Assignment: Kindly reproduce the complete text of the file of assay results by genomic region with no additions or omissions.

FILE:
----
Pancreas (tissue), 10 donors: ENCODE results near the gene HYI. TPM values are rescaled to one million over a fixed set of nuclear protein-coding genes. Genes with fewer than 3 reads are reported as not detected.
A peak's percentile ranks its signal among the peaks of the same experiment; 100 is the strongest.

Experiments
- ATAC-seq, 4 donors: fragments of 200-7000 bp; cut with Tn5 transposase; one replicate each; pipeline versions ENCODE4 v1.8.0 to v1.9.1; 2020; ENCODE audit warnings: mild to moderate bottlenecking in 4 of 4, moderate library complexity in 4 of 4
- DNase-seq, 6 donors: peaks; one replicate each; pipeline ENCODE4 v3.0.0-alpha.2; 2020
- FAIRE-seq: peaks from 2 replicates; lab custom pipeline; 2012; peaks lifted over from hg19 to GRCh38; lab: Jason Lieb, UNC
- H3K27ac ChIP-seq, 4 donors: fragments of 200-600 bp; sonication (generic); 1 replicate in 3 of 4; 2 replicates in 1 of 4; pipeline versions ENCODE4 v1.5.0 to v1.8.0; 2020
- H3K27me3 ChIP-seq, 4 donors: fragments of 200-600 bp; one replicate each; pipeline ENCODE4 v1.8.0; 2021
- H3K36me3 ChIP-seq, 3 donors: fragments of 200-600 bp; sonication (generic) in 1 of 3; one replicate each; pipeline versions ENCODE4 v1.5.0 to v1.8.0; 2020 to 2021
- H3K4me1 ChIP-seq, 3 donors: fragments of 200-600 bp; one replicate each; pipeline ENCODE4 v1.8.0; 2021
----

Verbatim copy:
Pancreas (tissue), 10 donors: ENCODE results near the gene HYI. TPM values are rescaled to one million over a fixed set of nuclear protein-coding genes. Genes with fewer than 3 reads are reported as not detected.
A peak's percentile ranks its signal among the peaks of the same experiment; 100 is the strongest.

Experiments
- ATAC-seq, 4 donors: fragments of 200-7000 bp; cut with Tn5 transposase; one replicate each; pipeline versions ENCODE4 v1.8.0 to v1.9.1; 2020; ENCODE audit warnings: mild to moderate bottlenecking in 4 of 4, moderate library complexity in 4 of 4
- DNase-seq, 6 donors: peaks; one replicate each; pipeline ENCODE4 v3.0.0-alpha.2; 2020
- FAIRE-seq: peaks from 2 replicates; lab custom pipeline; 2012; peaks lifted over from hg19 to GRCh38; lab: Jason Lieb, UNC
- H3K27ac ChIP-seq, 4 donors: fragments of 200-600 bp; sonication (generic); 1 replicate in 3 of 4; 2 replicates in 1 of 4; pipeline versions ENCODE4 v1.5.0 to v1.8.0; 2020
- H3K27me3 ChIP-seq, 4 donors: fragments of 200-600 bp; one replicate each; pipeline ENCODE4 v1.8.0; 2021
- H3K36me3 ChIP-seq, 3 donors: fragments of 200-600 bp; sonication (generic) in 1 of 3; one replicate each; pipeline versions ENCODE4 v1.5.0 to v1.8.0; 2020 to 2021
- H3K4me1 ChIP-seq, 3 donors: fragments of 200-600 bp; one replicate each; pipeline ENCODE4 v1.8.0; 2021